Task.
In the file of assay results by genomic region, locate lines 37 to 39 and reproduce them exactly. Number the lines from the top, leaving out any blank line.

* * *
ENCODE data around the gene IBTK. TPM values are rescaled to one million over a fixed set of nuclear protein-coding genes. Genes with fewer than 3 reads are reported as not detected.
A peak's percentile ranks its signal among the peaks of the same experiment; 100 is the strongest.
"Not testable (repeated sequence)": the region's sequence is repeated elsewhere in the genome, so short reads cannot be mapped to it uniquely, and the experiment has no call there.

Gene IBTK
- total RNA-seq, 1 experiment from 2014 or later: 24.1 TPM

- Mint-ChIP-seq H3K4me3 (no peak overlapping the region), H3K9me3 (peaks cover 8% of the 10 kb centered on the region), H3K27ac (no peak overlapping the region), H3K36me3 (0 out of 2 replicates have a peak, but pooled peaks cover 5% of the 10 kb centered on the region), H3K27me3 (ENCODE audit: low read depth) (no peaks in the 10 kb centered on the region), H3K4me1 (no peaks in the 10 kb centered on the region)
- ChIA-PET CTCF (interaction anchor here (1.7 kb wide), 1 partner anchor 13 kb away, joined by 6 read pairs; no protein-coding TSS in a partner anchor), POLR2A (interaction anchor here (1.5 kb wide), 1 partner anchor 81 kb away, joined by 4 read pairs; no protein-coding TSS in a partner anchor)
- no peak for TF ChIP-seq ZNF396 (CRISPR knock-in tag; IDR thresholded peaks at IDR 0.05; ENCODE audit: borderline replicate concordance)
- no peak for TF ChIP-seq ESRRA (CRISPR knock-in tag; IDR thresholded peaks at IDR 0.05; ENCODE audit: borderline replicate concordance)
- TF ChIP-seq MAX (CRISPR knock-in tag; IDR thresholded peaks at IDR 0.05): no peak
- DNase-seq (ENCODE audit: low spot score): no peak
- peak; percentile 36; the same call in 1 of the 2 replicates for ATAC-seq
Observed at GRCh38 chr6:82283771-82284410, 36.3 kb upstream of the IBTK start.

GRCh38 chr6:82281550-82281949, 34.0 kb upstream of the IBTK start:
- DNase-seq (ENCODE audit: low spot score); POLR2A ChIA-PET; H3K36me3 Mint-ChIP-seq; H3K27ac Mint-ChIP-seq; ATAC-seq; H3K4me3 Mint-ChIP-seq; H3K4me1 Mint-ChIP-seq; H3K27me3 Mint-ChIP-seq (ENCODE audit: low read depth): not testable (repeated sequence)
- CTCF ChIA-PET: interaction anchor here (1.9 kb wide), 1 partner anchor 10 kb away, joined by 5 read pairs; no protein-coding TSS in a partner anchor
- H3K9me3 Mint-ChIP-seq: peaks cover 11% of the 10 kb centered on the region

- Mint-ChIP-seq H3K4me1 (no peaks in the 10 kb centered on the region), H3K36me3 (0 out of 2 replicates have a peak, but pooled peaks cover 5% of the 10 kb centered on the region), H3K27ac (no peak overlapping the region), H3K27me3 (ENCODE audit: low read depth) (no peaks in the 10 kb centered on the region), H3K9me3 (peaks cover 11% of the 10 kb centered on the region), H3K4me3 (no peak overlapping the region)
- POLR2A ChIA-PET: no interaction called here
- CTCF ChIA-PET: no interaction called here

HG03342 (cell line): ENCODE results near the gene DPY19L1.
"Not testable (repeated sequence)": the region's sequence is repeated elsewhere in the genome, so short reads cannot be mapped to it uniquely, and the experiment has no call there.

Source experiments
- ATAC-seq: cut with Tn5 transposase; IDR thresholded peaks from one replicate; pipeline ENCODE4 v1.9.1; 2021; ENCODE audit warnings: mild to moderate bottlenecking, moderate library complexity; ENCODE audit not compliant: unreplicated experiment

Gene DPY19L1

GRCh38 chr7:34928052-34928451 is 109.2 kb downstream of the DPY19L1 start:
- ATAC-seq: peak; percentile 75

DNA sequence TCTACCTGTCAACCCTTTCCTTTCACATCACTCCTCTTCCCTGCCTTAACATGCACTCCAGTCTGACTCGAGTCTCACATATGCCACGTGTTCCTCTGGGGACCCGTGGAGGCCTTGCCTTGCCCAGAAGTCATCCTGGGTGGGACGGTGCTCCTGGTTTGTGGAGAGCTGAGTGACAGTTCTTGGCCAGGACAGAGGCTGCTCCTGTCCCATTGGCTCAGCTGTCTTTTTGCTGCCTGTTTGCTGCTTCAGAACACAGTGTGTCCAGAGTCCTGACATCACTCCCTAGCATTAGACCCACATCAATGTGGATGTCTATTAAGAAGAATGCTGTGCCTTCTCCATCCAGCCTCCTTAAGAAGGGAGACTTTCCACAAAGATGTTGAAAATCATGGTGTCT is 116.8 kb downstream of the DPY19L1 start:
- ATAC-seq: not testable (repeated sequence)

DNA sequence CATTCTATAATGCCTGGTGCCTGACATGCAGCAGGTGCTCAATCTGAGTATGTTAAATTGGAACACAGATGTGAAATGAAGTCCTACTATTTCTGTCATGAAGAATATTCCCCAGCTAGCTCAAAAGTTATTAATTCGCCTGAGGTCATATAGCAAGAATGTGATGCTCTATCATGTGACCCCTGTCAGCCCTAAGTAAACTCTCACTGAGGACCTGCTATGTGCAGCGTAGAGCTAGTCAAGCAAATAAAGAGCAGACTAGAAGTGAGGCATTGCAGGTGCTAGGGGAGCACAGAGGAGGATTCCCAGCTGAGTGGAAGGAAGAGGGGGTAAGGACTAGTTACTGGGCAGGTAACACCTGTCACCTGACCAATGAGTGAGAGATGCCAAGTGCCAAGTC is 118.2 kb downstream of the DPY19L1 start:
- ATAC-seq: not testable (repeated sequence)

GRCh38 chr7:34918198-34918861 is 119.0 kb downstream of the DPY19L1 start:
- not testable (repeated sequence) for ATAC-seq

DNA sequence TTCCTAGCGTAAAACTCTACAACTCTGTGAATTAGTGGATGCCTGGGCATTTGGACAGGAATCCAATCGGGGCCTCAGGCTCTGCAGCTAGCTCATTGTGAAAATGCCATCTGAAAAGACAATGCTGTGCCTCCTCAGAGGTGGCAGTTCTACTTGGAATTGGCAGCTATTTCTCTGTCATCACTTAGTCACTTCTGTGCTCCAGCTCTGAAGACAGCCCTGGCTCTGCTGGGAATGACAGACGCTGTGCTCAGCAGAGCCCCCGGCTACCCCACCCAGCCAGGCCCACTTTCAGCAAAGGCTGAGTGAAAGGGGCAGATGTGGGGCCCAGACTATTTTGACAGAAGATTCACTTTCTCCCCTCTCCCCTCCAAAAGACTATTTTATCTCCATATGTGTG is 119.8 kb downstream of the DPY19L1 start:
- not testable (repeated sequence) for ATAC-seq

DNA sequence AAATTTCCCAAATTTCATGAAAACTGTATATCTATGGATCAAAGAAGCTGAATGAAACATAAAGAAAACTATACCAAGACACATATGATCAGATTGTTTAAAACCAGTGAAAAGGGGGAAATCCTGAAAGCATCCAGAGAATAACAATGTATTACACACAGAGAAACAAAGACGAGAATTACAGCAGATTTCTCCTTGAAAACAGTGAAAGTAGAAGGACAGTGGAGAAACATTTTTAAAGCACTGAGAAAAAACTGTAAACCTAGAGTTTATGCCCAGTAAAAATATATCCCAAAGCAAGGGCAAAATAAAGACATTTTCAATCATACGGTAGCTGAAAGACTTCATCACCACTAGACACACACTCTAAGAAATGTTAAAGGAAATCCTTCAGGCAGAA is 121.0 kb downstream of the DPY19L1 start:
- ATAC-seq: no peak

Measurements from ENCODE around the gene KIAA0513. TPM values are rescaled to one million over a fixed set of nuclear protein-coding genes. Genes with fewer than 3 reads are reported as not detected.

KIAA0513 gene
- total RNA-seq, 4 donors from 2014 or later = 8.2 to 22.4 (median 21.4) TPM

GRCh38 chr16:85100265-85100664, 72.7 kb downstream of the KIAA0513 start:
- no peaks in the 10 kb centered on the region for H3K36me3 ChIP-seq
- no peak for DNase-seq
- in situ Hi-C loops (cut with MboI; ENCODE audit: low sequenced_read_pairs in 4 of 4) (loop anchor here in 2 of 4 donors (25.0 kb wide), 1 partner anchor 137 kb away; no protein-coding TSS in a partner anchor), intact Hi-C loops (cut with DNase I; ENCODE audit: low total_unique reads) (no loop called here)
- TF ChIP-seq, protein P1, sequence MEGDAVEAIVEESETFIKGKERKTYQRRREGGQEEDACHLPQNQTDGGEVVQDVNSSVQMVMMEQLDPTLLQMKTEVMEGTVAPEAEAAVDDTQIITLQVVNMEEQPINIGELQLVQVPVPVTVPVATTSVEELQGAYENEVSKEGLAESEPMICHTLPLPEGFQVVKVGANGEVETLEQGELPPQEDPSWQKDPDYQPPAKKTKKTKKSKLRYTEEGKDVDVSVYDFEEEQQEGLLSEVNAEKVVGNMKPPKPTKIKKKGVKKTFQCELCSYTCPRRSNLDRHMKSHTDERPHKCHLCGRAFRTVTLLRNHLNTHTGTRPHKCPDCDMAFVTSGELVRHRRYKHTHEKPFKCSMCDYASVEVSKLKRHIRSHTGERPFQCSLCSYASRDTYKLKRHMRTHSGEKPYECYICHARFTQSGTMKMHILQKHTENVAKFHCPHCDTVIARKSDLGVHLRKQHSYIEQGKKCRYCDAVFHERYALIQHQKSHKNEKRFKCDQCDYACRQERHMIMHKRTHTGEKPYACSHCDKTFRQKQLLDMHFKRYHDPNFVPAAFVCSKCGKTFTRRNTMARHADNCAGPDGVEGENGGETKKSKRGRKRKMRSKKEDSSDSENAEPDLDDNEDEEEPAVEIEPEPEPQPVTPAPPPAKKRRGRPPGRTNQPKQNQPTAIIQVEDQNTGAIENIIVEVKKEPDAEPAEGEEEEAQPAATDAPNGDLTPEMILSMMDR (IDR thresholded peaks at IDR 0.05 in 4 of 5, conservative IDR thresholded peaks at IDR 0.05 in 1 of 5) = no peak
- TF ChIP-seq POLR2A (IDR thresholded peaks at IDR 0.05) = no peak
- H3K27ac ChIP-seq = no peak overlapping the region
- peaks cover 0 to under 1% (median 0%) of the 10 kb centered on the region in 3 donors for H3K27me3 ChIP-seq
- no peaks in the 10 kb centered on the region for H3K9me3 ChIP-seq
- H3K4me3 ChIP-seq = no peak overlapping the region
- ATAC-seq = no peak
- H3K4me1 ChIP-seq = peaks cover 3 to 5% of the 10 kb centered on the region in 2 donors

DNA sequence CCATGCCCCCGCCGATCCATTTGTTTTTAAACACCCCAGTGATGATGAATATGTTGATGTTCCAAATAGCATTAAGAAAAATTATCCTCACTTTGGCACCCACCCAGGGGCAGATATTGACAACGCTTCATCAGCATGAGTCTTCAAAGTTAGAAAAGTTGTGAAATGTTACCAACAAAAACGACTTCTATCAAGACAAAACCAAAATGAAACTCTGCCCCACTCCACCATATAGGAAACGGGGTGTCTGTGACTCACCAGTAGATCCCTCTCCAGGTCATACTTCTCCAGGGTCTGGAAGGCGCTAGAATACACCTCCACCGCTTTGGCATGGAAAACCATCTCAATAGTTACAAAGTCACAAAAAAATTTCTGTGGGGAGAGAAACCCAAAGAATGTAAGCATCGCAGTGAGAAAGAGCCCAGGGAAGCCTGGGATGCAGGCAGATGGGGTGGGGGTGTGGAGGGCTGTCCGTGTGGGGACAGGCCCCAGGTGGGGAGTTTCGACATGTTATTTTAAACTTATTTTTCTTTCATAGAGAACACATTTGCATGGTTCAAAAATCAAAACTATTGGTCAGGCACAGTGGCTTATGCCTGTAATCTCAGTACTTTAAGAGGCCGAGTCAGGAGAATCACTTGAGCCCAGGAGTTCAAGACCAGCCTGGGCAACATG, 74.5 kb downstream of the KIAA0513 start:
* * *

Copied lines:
- ATAC-seq: no peak

Measurements from ENCODE around the gene KIAA0513. TPM values are rescaled to one million over a fixed set of nuclear protein-coding genes. Genes with fewer than 3 reads are reported as not detected.

KIAA0513 gene